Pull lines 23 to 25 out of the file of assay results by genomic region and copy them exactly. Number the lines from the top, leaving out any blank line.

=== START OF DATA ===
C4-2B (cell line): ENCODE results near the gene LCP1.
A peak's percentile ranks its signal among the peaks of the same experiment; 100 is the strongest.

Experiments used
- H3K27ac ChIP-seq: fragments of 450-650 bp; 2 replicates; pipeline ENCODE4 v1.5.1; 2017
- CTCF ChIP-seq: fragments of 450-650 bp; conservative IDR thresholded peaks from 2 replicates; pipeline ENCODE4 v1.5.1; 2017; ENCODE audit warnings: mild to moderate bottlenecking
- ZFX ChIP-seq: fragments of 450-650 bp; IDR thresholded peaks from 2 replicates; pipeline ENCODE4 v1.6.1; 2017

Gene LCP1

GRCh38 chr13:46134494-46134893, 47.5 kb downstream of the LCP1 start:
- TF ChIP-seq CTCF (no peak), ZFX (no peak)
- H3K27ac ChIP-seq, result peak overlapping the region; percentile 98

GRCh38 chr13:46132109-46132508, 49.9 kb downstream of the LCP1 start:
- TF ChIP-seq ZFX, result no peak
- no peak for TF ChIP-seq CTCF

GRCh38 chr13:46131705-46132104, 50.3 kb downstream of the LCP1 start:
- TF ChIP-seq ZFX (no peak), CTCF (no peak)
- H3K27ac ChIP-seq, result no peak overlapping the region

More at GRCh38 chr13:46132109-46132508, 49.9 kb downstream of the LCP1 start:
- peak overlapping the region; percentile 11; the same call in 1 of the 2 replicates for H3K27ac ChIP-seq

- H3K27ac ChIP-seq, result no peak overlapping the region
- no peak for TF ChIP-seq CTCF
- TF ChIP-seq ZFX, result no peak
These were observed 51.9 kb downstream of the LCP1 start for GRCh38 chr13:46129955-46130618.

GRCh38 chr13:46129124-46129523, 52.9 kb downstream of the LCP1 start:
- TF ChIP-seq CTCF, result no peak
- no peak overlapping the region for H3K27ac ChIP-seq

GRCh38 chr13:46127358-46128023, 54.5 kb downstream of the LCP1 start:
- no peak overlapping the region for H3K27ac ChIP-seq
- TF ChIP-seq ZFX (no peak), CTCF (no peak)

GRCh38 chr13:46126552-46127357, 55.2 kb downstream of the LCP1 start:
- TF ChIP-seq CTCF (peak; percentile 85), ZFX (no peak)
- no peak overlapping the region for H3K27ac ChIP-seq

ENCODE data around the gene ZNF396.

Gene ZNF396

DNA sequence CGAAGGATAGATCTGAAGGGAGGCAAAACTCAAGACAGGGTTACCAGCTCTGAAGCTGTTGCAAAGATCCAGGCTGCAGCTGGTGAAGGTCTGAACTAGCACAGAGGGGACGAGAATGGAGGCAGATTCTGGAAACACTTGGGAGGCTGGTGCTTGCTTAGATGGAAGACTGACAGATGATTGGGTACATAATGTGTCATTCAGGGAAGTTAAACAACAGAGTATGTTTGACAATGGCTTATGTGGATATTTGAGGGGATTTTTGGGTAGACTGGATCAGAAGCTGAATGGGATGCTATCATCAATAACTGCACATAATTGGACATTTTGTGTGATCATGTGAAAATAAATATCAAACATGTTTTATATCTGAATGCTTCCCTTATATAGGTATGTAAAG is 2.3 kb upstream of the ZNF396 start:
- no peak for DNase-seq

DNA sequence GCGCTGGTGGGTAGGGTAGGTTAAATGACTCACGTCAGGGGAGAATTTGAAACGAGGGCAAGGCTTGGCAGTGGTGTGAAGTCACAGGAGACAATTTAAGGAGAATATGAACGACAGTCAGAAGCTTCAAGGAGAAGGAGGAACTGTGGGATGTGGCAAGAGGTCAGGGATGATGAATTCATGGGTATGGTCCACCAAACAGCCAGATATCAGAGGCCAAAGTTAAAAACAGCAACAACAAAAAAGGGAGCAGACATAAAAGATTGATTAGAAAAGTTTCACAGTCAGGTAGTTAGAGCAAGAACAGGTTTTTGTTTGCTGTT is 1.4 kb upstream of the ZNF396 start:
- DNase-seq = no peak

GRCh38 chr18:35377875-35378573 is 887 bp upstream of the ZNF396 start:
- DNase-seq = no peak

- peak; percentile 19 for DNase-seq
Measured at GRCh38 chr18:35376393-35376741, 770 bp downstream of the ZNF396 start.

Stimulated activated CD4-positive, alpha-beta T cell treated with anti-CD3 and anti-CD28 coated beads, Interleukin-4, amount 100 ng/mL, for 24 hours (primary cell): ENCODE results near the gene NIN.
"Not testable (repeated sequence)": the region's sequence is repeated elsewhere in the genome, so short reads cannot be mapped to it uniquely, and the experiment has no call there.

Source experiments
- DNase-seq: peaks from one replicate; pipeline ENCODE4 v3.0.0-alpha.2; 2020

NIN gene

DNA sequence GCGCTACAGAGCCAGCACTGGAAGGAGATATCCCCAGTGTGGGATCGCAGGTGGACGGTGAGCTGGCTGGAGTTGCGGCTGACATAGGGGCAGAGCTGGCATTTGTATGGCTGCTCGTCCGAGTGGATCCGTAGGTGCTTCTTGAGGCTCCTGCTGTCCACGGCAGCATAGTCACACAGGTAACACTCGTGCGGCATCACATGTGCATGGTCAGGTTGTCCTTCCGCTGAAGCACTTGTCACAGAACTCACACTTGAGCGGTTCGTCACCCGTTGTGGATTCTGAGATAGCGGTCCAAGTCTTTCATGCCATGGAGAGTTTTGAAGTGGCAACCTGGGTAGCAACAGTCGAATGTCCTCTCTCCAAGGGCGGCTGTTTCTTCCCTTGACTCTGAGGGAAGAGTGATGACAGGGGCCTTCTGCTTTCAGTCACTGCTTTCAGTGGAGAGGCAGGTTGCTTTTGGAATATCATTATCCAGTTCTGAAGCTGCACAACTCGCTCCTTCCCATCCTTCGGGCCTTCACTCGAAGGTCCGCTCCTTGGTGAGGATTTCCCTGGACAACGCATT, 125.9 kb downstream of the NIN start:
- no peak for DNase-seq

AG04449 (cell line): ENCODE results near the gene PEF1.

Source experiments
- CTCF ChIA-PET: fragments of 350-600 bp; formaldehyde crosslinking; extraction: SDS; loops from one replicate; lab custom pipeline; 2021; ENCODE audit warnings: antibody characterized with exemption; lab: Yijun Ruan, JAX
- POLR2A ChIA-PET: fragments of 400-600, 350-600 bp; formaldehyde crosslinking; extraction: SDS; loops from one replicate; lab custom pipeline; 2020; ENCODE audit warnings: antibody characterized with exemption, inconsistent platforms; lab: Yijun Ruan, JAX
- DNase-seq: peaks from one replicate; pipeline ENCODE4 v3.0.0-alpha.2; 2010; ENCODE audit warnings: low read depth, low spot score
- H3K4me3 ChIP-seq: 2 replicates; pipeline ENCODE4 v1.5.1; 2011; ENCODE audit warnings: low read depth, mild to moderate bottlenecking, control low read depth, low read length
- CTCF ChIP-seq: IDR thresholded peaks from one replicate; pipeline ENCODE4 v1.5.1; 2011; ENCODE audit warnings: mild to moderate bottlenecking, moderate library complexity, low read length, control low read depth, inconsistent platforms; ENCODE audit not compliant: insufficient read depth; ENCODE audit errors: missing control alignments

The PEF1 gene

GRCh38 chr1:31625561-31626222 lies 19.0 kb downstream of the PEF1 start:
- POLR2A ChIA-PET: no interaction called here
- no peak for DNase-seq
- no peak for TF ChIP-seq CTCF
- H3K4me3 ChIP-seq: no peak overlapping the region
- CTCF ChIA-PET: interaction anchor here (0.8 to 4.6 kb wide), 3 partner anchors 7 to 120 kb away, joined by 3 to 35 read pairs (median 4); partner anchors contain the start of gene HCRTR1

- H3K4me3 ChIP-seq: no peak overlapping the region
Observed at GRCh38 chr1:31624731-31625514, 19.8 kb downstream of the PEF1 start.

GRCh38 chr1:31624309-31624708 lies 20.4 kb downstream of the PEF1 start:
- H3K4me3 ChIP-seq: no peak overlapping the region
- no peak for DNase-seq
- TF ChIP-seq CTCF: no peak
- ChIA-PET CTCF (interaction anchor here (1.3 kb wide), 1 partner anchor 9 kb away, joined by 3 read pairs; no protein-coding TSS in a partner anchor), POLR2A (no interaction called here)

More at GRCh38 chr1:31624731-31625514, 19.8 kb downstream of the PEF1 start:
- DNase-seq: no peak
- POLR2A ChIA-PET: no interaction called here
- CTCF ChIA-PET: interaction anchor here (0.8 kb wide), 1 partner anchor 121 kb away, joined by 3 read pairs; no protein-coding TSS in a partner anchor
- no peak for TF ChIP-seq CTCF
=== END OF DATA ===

GRCh38 chr13:46129124-46129523, 52.9 kb downstream of the LCP1 start:
- TF ChIP-seq CTCF, result no peak
- no peak overlapping the region for H3K27ac ChIP-seq